Friday, August 19, 2011

Cash or Credit

Everybody in the USA can tell you that our country is in deep doodoo but nobody seems to really understand what that means. They want to point fingers and blame everybody but nobody wants to take responsibility for the problem. I am not an economist and I certainly don't have a good grasp of the problem but I do know what does and does not work for me.

I looked up the definition of the 'debt ceiling' and it seems to concern our total debt and the interest on that debt. This debt and the interest that is incurred affects every citizen and is reflected in the interest rates we pay on everything we buy on credit. That is why the media was screaming about the national down-grading. It forces the financial institutions to raise consumer's interest rates.

Americans live on credit. They use credit cards for everything from purchasing washers and dryers, to buying fast food at Krystal's. No wonder this country is in such deep debt. No wonder so many people lost everything when the economy hit a recession and they lost their jobs. People are living from week to week and never prepare for emergencies.

Years ago I worked in the finance business. I worked for small companies in Dalton. I worked at several different finance companies because I was part-time and there was always an opening at another finance company when I was no longer needed. I learned something while I was doing that. I saw the same people come in, time and again, wanting to borrow money. I saw a lot of the same people who had loans at other finance companies come to the new company I was working for to borrow money. They were habitual borrowers.

I watched managers and assistant managers 'chasing loans' trying to get their delinquent customers to make payments on their loans. I even saw them convince the delinquent customers to come in and renew their loan so that it would 'get off the books'. Sometimes the customer who hadn't paid anything for months or years would even get a little money back. The delinquent customer would skip away happily with his small pittance, secure in the knowledge that he had screwed the credit company. 

Sure enough, when the new loan came due, they didn't pay. Then the assistant manager had to 'chase' them again. It was a vicious cycle. I couldn't understand how that helped anyone, but the credit companies live by different rules than the rest of us. They only wanted to get the bad debt off their delinquent books and look good for corporation, whoever that is. This seemed positively ridiculous to me, since the delinquent customer wouldn't pay their debts to begin with. Why renew a loan only to go back into the bad debt list again in three or four months? It reminded my of a dog chasing it's tail. It never was going to get it.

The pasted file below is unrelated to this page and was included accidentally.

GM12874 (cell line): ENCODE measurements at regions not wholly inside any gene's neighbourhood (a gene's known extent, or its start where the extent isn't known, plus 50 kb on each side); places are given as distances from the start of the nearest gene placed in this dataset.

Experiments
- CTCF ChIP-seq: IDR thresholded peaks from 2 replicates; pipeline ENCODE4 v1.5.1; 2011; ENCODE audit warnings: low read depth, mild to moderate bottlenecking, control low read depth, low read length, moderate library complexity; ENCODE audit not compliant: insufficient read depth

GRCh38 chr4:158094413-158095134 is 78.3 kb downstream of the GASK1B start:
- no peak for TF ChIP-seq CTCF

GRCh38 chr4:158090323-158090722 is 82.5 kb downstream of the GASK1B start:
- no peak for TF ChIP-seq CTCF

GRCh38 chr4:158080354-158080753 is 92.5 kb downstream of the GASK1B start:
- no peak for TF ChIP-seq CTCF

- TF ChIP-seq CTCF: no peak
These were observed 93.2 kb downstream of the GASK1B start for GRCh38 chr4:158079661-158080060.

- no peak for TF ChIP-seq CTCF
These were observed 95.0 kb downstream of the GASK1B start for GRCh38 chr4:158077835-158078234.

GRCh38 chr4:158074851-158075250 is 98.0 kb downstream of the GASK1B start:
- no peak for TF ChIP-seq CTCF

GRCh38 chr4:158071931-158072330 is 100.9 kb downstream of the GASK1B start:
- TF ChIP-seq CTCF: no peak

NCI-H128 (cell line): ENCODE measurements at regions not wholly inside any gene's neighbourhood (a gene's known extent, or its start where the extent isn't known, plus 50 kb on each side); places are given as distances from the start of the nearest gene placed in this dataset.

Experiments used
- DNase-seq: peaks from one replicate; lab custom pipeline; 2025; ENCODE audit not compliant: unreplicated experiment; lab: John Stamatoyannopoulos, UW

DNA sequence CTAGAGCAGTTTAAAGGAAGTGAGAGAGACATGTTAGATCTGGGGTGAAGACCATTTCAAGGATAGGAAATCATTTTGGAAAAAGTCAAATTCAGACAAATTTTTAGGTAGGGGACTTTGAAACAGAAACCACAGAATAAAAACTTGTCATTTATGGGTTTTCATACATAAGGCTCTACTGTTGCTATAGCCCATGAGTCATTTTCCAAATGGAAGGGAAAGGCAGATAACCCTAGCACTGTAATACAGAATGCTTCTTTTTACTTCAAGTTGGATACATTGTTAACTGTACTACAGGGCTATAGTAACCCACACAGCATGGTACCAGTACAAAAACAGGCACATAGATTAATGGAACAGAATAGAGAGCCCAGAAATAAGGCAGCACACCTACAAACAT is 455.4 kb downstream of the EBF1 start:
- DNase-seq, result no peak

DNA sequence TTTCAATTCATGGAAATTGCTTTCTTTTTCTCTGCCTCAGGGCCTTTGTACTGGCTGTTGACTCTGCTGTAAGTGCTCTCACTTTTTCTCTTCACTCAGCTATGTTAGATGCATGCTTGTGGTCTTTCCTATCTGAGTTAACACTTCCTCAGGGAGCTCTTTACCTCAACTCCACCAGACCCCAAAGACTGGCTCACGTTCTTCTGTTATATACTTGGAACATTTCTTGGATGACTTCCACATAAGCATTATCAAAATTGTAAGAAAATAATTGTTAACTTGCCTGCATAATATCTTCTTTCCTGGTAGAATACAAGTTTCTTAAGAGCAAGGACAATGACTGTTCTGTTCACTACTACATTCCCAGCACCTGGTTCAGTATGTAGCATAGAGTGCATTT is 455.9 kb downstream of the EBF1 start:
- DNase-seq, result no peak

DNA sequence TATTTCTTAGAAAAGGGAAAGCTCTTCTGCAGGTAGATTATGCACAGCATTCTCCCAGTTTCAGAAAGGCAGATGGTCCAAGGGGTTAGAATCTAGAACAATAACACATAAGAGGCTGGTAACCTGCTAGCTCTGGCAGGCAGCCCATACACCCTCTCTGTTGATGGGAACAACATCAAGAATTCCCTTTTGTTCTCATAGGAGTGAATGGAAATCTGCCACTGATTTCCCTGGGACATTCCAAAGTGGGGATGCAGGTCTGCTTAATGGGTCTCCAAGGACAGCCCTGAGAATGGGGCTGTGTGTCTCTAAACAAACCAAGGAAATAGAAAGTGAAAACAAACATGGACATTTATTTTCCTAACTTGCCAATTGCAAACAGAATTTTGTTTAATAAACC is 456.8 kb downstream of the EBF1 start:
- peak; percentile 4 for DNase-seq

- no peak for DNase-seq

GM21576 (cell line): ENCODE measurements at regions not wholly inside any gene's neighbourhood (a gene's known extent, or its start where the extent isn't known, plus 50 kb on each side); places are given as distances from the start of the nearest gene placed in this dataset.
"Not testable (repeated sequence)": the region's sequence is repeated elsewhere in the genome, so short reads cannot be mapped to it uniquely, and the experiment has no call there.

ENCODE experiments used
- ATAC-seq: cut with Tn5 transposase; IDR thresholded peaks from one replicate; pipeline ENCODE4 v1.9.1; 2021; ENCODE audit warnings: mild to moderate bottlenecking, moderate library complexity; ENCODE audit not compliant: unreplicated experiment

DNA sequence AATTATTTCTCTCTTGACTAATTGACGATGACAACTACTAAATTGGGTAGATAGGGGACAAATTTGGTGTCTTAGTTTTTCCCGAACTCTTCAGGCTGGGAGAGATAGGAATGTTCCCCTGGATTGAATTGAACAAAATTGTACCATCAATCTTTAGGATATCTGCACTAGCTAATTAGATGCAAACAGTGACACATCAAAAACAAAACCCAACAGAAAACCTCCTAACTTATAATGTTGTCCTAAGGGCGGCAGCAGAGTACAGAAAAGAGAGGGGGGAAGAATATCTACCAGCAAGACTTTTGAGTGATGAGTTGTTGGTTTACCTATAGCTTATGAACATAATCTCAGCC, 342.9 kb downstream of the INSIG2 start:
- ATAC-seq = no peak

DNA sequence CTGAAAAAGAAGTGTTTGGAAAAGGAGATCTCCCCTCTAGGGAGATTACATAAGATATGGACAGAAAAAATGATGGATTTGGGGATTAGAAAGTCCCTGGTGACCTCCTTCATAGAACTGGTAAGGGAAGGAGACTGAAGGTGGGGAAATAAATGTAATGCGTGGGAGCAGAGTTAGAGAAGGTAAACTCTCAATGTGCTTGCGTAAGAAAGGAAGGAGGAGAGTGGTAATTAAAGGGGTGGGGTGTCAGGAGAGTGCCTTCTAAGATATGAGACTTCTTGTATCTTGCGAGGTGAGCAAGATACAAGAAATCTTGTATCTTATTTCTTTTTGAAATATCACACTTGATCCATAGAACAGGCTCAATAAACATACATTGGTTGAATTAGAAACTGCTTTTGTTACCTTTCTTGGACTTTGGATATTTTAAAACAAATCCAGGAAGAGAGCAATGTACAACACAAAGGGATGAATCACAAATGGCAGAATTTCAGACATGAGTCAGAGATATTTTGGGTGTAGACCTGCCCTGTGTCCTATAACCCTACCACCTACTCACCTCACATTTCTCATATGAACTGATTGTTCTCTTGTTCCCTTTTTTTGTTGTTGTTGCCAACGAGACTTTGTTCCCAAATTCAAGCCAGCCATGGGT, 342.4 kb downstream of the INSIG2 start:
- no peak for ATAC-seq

All my life my parents drilled into my head the importance of paying your bills and staying out of debt. Working in the finance business allowed me an opportunity to see the down side of credit. Some people would borrow as little as fifty dollars for something. Then they would pay that off and come right back to borrow more. I thought that was crazy. Admittedly, fifty dollars was a lot of money back when I was young, but I couldn't believe people were so hard pressed that they couldn't save up the money. They didn't bat an eye at paying huge interest rates, though. I think interest was around eighteen percent back then. I don't know what they charge today.

I bought a new washing machine from Sears and they offered me a ten percent discount if I would put it on my Sears card. It had expired so I allowed them to sign me up for a new one. I was planning to pay it off immediately anyway. When I got the card it was at twenty five percent interest. If I had made minimum payments I would have paid several hundred dollars more than the cost of the washer. That, my friends, is a racket.

We were able to pay our house off a few years ago, right before the economy tanked. I had always paid more than the minimum payment so we could get it paid off early. While everybody else in the country was struggling and losing their jobs and their homes, we were secure in the knowledge that we had our house. We might not be able to pay our electric bill and may even have to have cable and other luxuries cut off but, at least, we had a roof over our heads. 

Donny has always let me pay the bills and make any financial decisions. He knows that I am so paranoid about debt that I will not rush into buying anything. We aren't rich but we aren't in debt, either. Whenever we have to buy something on credit, I always pay it off immediately. I don't want to be beholden to anyone. I especially don't want to pay more for anything.